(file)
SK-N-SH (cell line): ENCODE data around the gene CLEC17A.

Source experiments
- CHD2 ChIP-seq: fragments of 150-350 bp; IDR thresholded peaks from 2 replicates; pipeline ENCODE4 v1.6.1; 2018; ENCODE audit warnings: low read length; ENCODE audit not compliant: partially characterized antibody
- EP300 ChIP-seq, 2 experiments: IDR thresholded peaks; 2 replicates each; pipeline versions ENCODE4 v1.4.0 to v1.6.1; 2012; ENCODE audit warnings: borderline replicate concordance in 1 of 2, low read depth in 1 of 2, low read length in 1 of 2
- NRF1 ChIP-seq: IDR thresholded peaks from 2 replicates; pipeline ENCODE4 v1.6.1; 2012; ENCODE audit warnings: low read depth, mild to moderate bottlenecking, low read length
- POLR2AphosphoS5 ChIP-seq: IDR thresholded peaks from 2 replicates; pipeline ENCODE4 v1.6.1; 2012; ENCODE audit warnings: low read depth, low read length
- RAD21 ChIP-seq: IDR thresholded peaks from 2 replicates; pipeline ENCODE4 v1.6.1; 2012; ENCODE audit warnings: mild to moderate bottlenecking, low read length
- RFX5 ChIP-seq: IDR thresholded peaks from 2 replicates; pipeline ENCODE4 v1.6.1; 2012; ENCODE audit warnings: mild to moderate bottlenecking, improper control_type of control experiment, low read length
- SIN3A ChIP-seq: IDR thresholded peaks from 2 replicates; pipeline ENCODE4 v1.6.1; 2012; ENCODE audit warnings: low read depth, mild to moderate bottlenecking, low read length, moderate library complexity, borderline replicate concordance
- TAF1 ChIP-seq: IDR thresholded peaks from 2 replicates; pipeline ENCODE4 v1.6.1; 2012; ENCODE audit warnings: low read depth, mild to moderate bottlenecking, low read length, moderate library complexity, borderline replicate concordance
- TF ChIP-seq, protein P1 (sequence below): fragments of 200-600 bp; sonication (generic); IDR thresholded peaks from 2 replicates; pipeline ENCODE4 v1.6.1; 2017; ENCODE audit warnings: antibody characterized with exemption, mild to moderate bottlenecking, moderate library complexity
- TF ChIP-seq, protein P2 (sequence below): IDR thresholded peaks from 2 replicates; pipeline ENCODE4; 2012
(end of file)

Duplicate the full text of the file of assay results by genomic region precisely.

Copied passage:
SK-N-SH (cell line): ENCODE data around the gene CLEC17A.

Source experiments
- CHD2 ChIP-seq: fragments of 150-350 bp; IDR thresholded peaks from 2 replicates; pipeline ENCODE4 v1.6.1; 2018; ENCODE audit warnings: low read length; ENCODE audit not compliant: partially characterized antibody
- EP300 ChIP-seq, 2 experiments: IDR thresholded peaks; 2 replicates each; pipeline versions ENCODE4 v1.4.0 to v1.6.1; 2012; ENCODE audit warnings: borderline replicate concordance in 1 of 2, low read depth in 1 of 2, low read length in 1 of 2
- NRF1 ChIP-seq: IDR thresholded peaks from 2 replicates; pipeline ENCODE4 v1.6.1; 2012; ENCODE audit warnings: low read depth, mild to moderate bottlenecking, low read length
- POLR2AphosphoS5 ChIP-seq: IDR thresholded peaks from 2 replicates; pipeline ENCODE4 v1.6.1; 2012; ENCODE audit warnings: low read depth, low read length
- RAD21 ChIP-seq: IDR thresholded peaks from 2 replicates; pipeline ENCODE4 v1.6.1; 2012; ENCODE audit warnings: mild to moderate bottlenecking, low read length
- RFX5 ChIP-seq: IDR thresholded peaks from 2 replicates; pipeline ENCODE4 v1.6.1; 2012; ENCODE audit warnings: mild to moderate bottlenecking, improper control_type of control experiment, low read length
- SIN3A ChIP-seq: IDR thresholded peaks from 2 replicates; pipeline ENCODE4 v1.6.1; 2012; ENCODE audit warnings: low read depth, mild to moderate bottlenecking, low read length, moderate library complexity, borderline replicate concordance
- TAF1 ChIP-seq: IDR thresholded peaks from 2 replicates; pipeline ENCODE4 v1.6.1; 2012; ENCODE audit warnings: low read depth, mild to moderate bottlenecking, low read length, moderate library complexity, borderline replicate concordance
- TF ChIP-seq, protein P1 (sequence below): fragments of 200-600 bp; sonication (generic); IDR thresholded peaks from 2 replicates; pipeline ENCODE4 v1.6.1; 2017; ENCODE audit warnings: antibody characterized with exemption, mild to moderate bottlenecking, moderate library complexity
- TF ChIP-seq, protein P2 (sequence below): IDR thresholded peaks from 2 replicates; pipeline ENCODE4; 2012